SPARKS - Bill Clinton, who carried Nevada in two general elections, urged voters Tuesday to buck labor endorsements for Sen. Barack Obama and support his wife in Saturday's hotly contested presidential caucuses as the only Democratic candidate with the experience necessary to change the country.
The former president trumpeted New York Sen. Hillary Clinton's accomplishments while painting Obama as the "establishment" candidate who would bring only the "feeling of change."
"One candidate says you should vote for me because I've not been involved at all in the struggles of the past and therefore we need to turn over a new leaf and (try) something absolutely new. And if you want the feeling of change, then that is the person you should support," Clinton said in a 75-minute speech to about 300 people in a YMCA gymnasium.
"The other candidate says vote for me because I spent a lifetime making change, raising hopes and fulfilling dreams for other people," he said about the former first lady.
In a speech to nearly 2,000 people in neighboring Reno on Monday, Obama portrayed himself as the candidate for change, his campaign's theme from the onset.
"You got to ask yourself, 'Who is best equipped to bring about this change you are hoping for?" said Obama, who later campaigned in Fallon and Carson City.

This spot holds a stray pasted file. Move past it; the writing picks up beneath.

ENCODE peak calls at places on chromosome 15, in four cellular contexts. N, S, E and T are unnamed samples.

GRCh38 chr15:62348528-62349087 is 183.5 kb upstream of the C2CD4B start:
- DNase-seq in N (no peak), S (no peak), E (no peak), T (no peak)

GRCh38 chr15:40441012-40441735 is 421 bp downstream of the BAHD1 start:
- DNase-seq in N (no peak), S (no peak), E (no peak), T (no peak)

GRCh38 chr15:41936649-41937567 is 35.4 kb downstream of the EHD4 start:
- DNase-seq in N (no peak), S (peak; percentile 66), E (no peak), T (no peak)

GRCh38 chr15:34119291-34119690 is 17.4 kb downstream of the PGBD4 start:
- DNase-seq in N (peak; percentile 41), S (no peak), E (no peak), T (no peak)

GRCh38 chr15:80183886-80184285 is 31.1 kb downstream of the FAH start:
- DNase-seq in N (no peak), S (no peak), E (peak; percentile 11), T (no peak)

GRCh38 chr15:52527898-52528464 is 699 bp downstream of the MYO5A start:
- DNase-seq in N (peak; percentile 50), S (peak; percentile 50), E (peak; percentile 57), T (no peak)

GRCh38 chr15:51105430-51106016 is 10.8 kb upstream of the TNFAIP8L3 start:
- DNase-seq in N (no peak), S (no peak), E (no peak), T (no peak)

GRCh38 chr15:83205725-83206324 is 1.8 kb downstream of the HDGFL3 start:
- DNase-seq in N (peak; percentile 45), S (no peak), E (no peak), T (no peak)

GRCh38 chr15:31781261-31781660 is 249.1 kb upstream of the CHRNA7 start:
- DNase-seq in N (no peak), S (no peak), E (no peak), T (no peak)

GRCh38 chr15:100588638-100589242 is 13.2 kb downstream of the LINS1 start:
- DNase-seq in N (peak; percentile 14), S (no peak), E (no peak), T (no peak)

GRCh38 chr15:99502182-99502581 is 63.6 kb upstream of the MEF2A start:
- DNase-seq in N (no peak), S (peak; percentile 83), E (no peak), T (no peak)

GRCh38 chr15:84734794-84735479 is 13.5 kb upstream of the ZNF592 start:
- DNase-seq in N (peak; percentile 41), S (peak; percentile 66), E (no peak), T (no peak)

"I know how hard it is going to be to provide health care to every American. ... to fix our schools or reduce poverty. I know because I fought these fights," the former civil rights lawyer said.
After trailing Hillary Clinton by a 2-1 margin in Nevada as recently as November, a poll published this week showed Obama had moved into a virtual tie with her and former Sen. John Edwards.
Buoyed by an endorsement from the largest union in the state, Obama had 32 percent, Clinton 30 percent and Edwards 27 percent, according to the poll conducted for the Reno Gazette-Journal with a margin of error of plus or minus 4.5 percentage points.
Bill Clinton said he talked with many of the 60,000-member Culinary Union's rank-and-file who intend to ignore the endorsement and vote for his wife.
"In this case the establishment organization is with him and the insurgents are with her," Clinton said in his speech. He then asked for a show of hands from about 50 precinct captains in the audience and challenged them to stand up to the union's leadership.
"They think they're better than you are at identifying and physically getting people to their caucus sites. And I bet they're wrong," he said to cheers.
Among the Democratic candidates remaining, Sen. Clinton is the only one "with a record of consistently passing important bills with the support of Republicans," Bill Clinton said.
"We cannot pass health care reform and we cannot pass energy reform without some Republican votes in the Senate," he said. "When she was in the White House, she worked with Republicans to double the number of kids moving out of foster homes. She has always been able to do this."